Introduction: The outcomes of perforation during aortocoronary saphenous vein graft (SVG) percutaneous coronary intervention (PCI) are poorly studied. Methods: We reviewed all 12 SVG perforations that occurred between November 2005 and November 2011 at two tertiary referral centers. The acute and long-term outcomes of these patients were examined. Results: The perforation was located in the SVG body (n ≤ 6), aortic (n ≤ 3), or distal (n ≤ 3) anastomosis. Most perforations occurred after stent implantation (n ≤ 5) or after stent postdilation (n ≤ 3). The perforation was Ellis class I in 1 patient, II in 3 patients, III in 4 patients, and III with cavity spilling in 3 patients. The perforation spontaneously sealed without requiring further treatment in 3 patients. In the remaining 9 patients, the perforation was treated with prolonged balloon inflation (n ≤ 2) or covered stent implantation (n ≤ 5), but could not be treated in 2 patients who died during the procedure. Seven of the 10 survivors underwent follow-up angiography 5 months to 2 years after the perforation. The target SVG was occluded in 5 patients and had developed severe stenosis in the remaining 2 patients. Conclusions: SVG perforation during PCI carries a high mortality and frequently requires implantation of a covered stent. Perforated SVGs frequently occlude within 2 years post PCI.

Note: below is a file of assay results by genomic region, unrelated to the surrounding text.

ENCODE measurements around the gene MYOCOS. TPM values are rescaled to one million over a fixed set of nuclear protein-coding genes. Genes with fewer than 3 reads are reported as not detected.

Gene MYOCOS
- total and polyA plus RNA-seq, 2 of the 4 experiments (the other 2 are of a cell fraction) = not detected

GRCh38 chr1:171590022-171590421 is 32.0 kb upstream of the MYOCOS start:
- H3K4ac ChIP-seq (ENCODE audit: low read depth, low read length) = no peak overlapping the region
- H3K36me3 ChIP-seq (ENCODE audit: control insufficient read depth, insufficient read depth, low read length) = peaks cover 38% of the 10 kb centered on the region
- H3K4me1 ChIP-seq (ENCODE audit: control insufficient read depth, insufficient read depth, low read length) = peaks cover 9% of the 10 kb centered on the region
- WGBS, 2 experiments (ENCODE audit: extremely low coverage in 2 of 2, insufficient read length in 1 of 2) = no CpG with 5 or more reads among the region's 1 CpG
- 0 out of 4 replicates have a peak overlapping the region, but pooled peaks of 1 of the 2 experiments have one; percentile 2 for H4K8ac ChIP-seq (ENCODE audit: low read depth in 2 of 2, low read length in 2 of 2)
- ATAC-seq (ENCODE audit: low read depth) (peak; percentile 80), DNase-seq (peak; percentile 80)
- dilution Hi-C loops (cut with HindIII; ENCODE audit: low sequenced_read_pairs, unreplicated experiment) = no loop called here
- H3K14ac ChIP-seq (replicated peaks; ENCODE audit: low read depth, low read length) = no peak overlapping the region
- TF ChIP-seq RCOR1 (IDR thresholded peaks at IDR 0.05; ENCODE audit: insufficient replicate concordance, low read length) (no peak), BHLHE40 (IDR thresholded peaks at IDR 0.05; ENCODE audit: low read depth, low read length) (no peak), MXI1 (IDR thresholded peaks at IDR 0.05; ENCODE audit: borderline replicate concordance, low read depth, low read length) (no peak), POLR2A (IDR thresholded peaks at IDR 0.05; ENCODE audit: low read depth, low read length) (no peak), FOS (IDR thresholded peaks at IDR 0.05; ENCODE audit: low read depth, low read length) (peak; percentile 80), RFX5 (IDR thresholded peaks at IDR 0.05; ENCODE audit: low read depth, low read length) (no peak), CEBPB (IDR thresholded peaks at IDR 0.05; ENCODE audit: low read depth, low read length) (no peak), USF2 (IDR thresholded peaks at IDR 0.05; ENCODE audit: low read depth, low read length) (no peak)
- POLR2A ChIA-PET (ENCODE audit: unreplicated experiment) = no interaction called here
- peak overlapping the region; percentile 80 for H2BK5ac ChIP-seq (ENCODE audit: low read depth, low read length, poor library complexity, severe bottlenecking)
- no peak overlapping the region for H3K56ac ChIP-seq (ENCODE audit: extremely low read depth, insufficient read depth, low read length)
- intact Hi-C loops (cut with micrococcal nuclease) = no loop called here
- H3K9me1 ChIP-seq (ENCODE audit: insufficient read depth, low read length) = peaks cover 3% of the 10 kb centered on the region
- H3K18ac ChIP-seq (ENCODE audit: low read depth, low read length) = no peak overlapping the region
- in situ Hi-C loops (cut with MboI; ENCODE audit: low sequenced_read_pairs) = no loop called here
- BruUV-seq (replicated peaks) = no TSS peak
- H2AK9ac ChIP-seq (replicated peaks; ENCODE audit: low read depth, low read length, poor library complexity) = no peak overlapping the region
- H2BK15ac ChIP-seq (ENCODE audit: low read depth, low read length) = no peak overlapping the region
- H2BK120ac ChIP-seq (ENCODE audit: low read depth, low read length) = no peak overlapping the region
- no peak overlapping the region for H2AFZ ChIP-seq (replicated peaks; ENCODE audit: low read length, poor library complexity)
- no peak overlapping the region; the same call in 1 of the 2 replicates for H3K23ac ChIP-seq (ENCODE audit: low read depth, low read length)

|Original language||English (US)|
|Number of pages||5|
|Journal||Journal of Invasive Cardiology|
|State||Published - Mar 1 2013|
ASJC Scopus subject areas
- Radiology Nuclear Medicine and imaging
- Cardiology and Cardiovascular Medicine